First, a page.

Broncos biggest NFL favorite ever in Vegas books
LAS VEGAS (AP) — It looked like a mismatch even before Peyton Manning
hooked up for his first touchdown pass to Wes Welker and the rest of
the NFL found out just how bad the Jacksonville Jaguars really are.
But now it's official. The Denver Broncos are the biggest favorite ever
in an NFL game in this gambling city, a whopping four-touchdown pick
Sunday at home against the hapless Jaguars.
Sports books in and around Las Vegas make Manning and the Broncos a
28-point favorite over Jacksonville, unheard of in an industry where
half-point swings can be huge and most teams are rated within a few
points of each other. But even the big line hasn't stopped people from
betting money on the Broncos, even after they didn't cover the spread
in Sunday's 51-48 win over the Dallas Cowboys.
"It didn't take people long to jump on the Broncos bandwagon, which is
at its capacity now," said Jay Kornegay, who runs the sports book at
the LVH hotel. "And we expect that to continue."
Though the city's legal sports books don't keep historical records on
such things — and the NFL refuses to even acknowledge that betting
lines exist — those in the industry say the lopsided point spread
surpasses the 26-point margin for favored Pittsburgh against Tampa Bay
in 1976 when the Buccaneers were an expansion franchise and the
Steelers got within a game of the Super Bowl.
More recently, the biggest favorite was New England as a 24-point pick
over Philadelphia in 2007, the year the Patriots made it through the
regular season undefeated.
"You have a team that can't seem to get out of their own way against a
team that put up 51 points on Sunday," said Jimmy Vaccaro, vice
president of sports marketing at the South Point hotel. "Everything
feeds into this. It's the best versus the worst."
The game is so lopsided that most sports books aren't even putting up
money lines on the game, where a bettor can simply pick a team to win
or lose. Instead, oddsmakers tried to find a number that would somehow
entice betting on the Jaguars even if they are given almost no chance
of winning the game outright.
That line turned out to be 28 points, meaning bettors who think Manning
and the Broncos won't let off the gas at home against Jacksonville have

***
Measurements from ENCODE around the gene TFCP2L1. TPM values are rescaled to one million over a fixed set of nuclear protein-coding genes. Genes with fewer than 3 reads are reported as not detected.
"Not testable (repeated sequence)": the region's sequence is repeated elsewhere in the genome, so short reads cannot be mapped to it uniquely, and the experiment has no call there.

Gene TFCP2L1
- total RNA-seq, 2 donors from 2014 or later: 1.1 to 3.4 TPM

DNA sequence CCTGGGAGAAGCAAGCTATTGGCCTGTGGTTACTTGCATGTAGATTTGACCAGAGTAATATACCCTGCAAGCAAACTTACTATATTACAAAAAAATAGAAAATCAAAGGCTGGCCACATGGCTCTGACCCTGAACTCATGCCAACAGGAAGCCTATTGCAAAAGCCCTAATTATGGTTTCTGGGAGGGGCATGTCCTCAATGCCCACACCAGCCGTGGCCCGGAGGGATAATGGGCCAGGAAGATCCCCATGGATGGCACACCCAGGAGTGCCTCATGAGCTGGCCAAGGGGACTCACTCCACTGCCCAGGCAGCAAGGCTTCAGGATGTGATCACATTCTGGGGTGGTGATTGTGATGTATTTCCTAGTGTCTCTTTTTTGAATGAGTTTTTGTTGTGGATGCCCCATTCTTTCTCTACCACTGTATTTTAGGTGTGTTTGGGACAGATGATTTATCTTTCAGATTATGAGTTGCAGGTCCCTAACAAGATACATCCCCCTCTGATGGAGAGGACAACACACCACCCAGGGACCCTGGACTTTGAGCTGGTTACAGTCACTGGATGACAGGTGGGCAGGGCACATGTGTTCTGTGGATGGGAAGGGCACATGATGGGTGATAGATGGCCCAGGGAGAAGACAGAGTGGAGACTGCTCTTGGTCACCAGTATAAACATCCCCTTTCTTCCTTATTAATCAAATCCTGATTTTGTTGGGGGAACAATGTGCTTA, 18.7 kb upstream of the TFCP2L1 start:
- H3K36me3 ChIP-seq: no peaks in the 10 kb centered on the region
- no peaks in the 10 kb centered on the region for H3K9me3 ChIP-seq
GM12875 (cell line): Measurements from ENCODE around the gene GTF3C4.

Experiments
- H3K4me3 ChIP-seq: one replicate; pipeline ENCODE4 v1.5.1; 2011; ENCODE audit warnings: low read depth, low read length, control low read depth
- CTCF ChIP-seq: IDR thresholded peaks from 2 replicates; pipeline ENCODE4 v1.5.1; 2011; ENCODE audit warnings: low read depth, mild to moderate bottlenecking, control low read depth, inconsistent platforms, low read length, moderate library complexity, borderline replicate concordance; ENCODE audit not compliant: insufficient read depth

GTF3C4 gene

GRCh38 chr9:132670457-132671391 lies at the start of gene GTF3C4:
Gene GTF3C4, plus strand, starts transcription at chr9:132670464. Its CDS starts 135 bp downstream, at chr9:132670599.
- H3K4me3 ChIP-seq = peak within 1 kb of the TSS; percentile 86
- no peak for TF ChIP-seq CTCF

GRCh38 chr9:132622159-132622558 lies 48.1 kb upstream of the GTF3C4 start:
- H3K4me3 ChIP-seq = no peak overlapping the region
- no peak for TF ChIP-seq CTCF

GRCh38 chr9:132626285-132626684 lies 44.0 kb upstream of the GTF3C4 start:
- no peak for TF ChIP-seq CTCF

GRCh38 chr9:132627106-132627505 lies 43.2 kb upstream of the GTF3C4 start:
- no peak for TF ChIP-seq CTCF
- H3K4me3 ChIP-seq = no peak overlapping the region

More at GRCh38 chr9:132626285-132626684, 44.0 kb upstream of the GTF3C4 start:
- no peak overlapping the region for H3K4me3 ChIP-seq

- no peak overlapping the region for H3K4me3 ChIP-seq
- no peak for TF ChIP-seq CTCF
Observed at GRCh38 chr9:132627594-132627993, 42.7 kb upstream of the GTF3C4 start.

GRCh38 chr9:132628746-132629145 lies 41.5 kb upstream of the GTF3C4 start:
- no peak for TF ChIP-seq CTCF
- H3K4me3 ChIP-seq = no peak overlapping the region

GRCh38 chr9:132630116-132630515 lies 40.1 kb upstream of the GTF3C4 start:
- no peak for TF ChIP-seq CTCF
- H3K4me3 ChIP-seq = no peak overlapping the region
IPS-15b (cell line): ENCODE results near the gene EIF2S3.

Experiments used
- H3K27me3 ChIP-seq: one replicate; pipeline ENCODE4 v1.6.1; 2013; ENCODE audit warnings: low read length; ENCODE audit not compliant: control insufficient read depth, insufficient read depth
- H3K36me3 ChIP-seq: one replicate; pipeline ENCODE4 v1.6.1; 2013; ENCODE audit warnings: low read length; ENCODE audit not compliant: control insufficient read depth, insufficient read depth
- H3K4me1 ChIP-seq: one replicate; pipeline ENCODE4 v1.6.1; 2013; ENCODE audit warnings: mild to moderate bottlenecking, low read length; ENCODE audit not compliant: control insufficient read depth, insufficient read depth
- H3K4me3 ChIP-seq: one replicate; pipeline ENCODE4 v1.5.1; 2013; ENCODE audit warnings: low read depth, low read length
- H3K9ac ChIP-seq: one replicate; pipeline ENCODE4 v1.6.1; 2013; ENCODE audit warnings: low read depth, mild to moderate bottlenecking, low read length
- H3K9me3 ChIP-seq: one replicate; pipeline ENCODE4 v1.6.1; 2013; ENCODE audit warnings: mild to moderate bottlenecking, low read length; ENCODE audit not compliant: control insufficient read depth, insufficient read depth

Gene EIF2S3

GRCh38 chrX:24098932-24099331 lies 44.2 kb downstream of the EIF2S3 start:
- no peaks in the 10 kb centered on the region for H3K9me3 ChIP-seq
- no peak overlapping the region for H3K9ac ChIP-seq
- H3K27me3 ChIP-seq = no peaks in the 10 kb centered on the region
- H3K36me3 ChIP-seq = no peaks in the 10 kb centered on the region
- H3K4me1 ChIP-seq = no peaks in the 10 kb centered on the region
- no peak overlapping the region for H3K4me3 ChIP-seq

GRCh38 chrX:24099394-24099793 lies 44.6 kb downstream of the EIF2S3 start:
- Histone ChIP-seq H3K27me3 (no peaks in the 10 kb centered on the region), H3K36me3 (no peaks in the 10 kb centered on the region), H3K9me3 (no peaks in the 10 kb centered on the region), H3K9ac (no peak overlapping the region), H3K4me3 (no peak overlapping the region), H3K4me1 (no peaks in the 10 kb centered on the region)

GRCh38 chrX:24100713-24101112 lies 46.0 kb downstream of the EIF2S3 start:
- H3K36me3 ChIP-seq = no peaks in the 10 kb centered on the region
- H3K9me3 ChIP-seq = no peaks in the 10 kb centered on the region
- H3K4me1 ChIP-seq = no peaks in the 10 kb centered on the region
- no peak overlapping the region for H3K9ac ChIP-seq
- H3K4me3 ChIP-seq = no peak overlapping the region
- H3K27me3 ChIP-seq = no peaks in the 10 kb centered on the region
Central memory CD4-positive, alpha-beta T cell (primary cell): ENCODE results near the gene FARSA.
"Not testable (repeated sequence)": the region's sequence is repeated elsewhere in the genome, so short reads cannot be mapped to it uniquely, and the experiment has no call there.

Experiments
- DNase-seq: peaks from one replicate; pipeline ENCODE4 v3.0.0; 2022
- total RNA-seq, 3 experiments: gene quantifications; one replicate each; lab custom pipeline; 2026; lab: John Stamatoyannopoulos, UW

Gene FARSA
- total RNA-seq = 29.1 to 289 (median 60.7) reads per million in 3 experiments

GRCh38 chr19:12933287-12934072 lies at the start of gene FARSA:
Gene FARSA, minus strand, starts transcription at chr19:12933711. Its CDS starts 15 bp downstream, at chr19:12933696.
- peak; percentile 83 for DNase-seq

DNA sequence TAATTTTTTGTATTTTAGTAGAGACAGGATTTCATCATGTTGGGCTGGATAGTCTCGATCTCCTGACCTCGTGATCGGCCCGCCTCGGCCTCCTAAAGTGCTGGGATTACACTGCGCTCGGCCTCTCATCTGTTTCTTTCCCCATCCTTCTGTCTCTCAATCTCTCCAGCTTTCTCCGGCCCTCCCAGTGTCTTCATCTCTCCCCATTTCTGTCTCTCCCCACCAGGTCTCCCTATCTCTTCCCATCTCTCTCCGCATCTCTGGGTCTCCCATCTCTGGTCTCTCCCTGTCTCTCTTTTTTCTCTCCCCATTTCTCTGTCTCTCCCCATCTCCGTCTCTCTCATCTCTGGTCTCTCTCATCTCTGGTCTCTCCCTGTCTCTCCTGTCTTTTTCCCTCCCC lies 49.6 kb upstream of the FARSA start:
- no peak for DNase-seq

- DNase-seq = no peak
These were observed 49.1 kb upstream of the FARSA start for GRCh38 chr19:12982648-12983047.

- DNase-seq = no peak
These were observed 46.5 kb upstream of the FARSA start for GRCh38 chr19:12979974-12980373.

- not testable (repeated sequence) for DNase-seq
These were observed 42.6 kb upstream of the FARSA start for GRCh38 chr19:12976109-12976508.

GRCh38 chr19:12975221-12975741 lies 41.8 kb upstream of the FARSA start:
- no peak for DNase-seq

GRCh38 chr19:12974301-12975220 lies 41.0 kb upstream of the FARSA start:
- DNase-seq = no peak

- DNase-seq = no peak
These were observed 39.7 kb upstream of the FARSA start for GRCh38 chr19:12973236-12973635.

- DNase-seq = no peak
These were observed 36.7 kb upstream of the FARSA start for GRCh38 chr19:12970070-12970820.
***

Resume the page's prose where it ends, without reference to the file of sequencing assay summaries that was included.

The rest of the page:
to give up that many points to get a bet on Denver. Those who like
Jacksonville, on the other hand, will start with a four-touchdown edge
on their bets.
"You might want to get out the Farmer's Almanac and hope they have 14
feet of snow Saturday night in Denver if you're taking the 28," Vaccaro
said. "But it's still the NFL, where anything can happen."
Denver bettors found that out Sunday when the Broncos — who were
heavily bet as 7½-point favorites in Dallas — failed to cover the
spread for the first time this season. Before that, bettors were
cashing in tickets by the handful on the Broncos and on the total score
going over what oddsmakers thought it would be.
"Dallas was America's Team but it's definitely Denver now," Vaccaro
said. "It's all because of Manning, too. He's revitalized the whole
franchise and made them the Super Bowl favorite."
Kornegay said the city's sports books have had a good year so far
taking money on the NFL, though the tremendous popularity of the
Broncos has cost them some money. He said it was reminiscent of the
2007 season, when bettors kept putting money on the Patriots until
oddsmakers got wise and raised the lines so much it was tough for even
a dominant team to cover the spread.
RJ Bell, who runs a website that analyzes betting and betting patterns,
said casual bettors will continue to back the Broncos no matter what,
while the professionals are more about where the numbers actually end
"If you say this line is 28 or even 32 points the average bettor just
shrugs and figures Peyton Manning will score no matter what," he said.
For those who do like the Jaguars, there is recent historical
precedence for betting them. In the 2007 game where New England was
favored by 24 over Philadelphia, the Patriots didn't come close to
covering the spread in a 31-28 win.
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